Figure 4. Analysis of network conductance. Group-based conductance distributions (upper panels) for core components of the four redox groups under study (M, methanogens; OAN, obligate anaerobes; FA, facultative aerobes; OA, obligate aerobes) and 3 pairs of combined groups. Violin plots use blue outlined rectangles (black for an example simulation for each group), a line to indicate the median, a vertical gray box (red for simulations) to show 50% of the median values, and a symmetrical smoothed density curve that shows the distribution of the data. Outliers to the experimental and randomized distributions are shown as ovals. The lower panel shows the difference in mean values between the experimental and the randomized data (using 1000 simulations) that employ random labeling.
Role of EC1 Enzymes in the M and OX Events
What evolutionary processes explain the two major genetic diversification events in microbial life identified here? Although a challenging issue to address, inspection of enzymatic electron transfer reactions is likely to provide important insights into this problem. Regardless of efficiency of energy release, all redox lifestyles examined in this work rely on an electron transfer chain whose terminal electron acceptors have been specified (Table 1). Enrichment analysis of the catalysts (EC1 enzymes) present in the (partial) similarity network reveals that the loss of canonical protein connections in groups was balanced by increased use of oxidoreductases with a broader array of electron donors/acceptors (Figure 5). This indicates that a series of electron and proton transfer molecules have significantly contributed to the development of redox lifestyles. For example, representation of the highly conserved enzyme nitrogenase (included in EC 1.18.6 in Figure 5) that is involved in nitrogen fixation is significantly reduced at the M event, whereas, as expected, cytochrome c oxidase (included in EC 1.9.3 in Figure 5), the last enzyme transferring electrons to molecular oxygen in the respiratory electron transport chain, shows increasing representation in the two groups of aerobes. Strikingly, the oxygen-dependent EC1 enzymes, but not all EC1 enzymes (Supplementary Figure 8), exhibit a marked difference (P < 2.2 × 10−16, chi-square test; Figure 5 green, bordered area) with respect to the OX event, consistent with the phylogenetic analysis of David and Alm (2011). Many of the enzymes (i.e., genes and gene families) that are responsible for electron transfer and participate in respiratory pathways emerged under strictly anaerobic conditions but expanded after the GOE.
Figure 5. Distribution of EC1 enzymes across the four redox groups. The occurrence and abundance of EC1 enzymes (showing three digits of the EC numbers followed by the electron donors/acceptors in square brackets) across the two major microbial lifestyle transitions described in the text (M, methanogens; OAN, obligate anaerobes; FA, facultative aerobes; OA, obligate aerobes). The values are normalized by dividing by the number of proteins present in the (partial) similarity network within the four redox groups. Rows are centered and scaled by subtracting the mean of each row divided by the standard deviation (Row Z-score). The ∧ mark indicates the incorporation in the enzyme of one or two atoms of O2. Cumulative values for oxygen-dependent EC1 enzymes (green outlined panel) show significant differences (P = 2.2 × 10−16, chi-square test) only between anaerobic and aerobic groups. Two clusters of EC1 enzymes that provide strong evidence for the anaerobic to aerobic (OX) lifestyle transition are marked with the vertical brown lines in the cluster diagram.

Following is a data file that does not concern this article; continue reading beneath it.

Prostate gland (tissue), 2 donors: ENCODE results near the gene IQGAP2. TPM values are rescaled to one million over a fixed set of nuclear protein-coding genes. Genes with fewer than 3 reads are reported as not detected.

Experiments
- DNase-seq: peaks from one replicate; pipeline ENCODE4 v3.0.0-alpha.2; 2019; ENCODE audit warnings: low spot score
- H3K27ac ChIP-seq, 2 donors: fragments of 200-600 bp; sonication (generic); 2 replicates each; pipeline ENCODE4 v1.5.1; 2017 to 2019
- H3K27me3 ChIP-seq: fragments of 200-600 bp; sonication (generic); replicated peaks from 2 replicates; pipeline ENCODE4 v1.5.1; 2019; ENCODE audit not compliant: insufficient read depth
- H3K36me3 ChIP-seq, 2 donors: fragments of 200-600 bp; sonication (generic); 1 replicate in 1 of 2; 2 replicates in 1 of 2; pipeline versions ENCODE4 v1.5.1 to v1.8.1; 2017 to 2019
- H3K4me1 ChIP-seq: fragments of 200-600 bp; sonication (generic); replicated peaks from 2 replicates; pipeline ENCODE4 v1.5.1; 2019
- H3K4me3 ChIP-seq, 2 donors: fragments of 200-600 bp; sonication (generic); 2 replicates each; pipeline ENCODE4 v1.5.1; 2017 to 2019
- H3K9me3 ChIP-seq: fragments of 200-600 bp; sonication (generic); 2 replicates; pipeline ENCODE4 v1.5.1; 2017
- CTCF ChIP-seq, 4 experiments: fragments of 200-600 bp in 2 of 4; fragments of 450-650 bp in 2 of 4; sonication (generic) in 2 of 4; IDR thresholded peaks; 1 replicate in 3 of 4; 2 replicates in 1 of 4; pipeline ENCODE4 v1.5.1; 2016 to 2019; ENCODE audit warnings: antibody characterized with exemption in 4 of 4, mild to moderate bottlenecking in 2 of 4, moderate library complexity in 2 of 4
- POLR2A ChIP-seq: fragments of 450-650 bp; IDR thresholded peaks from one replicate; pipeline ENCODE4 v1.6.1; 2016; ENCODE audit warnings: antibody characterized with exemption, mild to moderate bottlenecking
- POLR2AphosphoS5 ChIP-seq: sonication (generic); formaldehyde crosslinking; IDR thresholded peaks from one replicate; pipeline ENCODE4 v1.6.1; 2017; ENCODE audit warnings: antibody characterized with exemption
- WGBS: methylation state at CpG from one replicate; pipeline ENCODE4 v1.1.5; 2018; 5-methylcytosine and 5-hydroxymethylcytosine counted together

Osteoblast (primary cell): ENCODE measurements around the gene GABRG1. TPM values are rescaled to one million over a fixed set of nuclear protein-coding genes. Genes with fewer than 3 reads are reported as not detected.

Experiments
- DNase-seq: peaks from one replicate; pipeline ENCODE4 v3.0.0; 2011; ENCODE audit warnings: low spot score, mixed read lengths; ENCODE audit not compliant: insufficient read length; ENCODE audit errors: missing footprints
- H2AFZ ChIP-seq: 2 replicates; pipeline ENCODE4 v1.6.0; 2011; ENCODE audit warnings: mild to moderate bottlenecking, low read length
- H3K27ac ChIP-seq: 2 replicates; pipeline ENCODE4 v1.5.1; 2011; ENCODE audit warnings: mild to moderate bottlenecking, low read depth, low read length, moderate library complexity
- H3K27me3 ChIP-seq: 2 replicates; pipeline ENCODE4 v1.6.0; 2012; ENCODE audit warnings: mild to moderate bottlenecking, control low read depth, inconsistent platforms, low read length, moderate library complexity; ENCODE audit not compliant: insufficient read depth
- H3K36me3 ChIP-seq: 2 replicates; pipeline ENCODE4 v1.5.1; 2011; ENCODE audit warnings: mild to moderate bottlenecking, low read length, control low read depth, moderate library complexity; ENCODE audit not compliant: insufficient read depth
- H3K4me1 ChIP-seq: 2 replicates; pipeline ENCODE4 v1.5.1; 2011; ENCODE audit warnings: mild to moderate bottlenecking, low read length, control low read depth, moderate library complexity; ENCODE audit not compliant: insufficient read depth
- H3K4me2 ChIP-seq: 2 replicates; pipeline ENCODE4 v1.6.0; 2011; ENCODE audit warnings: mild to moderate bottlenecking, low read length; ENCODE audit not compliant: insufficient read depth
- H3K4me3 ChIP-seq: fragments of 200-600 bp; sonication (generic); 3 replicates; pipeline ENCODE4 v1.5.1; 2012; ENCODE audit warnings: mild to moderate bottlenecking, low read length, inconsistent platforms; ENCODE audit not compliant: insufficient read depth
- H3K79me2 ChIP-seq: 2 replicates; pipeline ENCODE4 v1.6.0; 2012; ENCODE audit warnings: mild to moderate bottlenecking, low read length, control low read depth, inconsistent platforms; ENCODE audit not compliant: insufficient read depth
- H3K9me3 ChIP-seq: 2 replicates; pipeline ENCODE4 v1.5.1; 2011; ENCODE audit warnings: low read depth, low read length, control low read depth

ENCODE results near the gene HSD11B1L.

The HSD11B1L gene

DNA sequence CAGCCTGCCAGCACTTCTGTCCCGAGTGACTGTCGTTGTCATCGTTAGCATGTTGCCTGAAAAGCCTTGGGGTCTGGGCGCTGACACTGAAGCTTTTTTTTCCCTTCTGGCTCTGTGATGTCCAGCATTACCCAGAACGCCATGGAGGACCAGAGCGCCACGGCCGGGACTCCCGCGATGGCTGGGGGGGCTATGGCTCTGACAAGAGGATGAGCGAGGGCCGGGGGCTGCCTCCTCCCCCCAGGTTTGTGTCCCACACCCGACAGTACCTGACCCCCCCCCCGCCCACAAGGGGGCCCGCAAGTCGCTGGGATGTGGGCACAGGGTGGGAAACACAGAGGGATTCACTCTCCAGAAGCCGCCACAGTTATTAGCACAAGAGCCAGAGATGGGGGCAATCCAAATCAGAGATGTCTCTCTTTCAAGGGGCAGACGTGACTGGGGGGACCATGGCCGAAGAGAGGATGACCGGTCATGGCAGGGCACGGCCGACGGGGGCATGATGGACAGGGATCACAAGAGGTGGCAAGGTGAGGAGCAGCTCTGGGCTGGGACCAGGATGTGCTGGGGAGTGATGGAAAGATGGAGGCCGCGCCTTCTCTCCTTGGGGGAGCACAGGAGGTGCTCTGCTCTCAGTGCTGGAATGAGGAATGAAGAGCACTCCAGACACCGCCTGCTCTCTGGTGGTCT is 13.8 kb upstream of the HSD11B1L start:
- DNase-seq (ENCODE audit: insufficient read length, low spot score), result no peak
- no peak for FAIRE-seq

Finally, we used an even more inclusive network, the (partial) similarity network, featuring both homology-like and partial similarities between sequences to investigate whether the extant diversity of EC1 enzymes is derived from variation associated with an ancestral DNA sequence, or whether, in addition to the standard descent with modification pathway, a diversity of different DNA regions had been recruited to build genes that encode extant EC1 enzymes. Indeed, as a first approximation, the two types of edges in this network provide insights into two distinct evolutionary processes: divergence (roughly represented by homology-like edges), and domain sharing, fusion, or fission events (roughly represented by partial similarity edges). We thus tested whether EC1 enzymes were connected by homology-like edges or by partial similarity edges. To allow its visualization, this graph was clustered using Louvain communities (Blondel et al., 2008), whereby nodes represent densely connected regions of sequences (Figure 6). Interestingly, only partial similarity edges linking clusters of EC1 sequences are present in the GCC of this network, indicating the important role of domain recombination in EC1 enzyme evolution, which could have been linked to ancient shifts in trace metal bioavailability (Dupont et al., 2006). Annotations of functions present in the GCC are found in Supplementary Figure 9 and Supplementary Table 3. In addition, EC1-specific cluster analysis reveals that EC1 proteins were not derived from a single ancestral DNA sequence but rather through recruitment from a diverse array of genetic sources, because EC1 sequences occupy indirectly connected regions of the graph. For example, EC 1.12 and EC 1.3.99 have evolved from distinct (i.e., not closely related) DNA sources not involved in catalyzing electron transfer, whereas EC 1.7.2 and EC 1.1.1 have evolved from distinct existing pools of EC1-demarcated sequences. Apparently, the latter pattern predominates in EC1 evolution, whereby distinct cofactor binding domains were frequently recombined, allowing the enzymes to utilize increasingly oxidized substrates with high specificity (Kim et al., 2013). Remarkably, the graph indicates a strong global structure, whereby clusters of EC1 sequences are not randomly distributed over this map of genetic diversity. These enzymes are primarily located in two regions, suggesting that EC1 sequences recombine preferentially with other EC1 sequences; i.e., a group of sequence motifs exist that are shared by EC1 enzymes.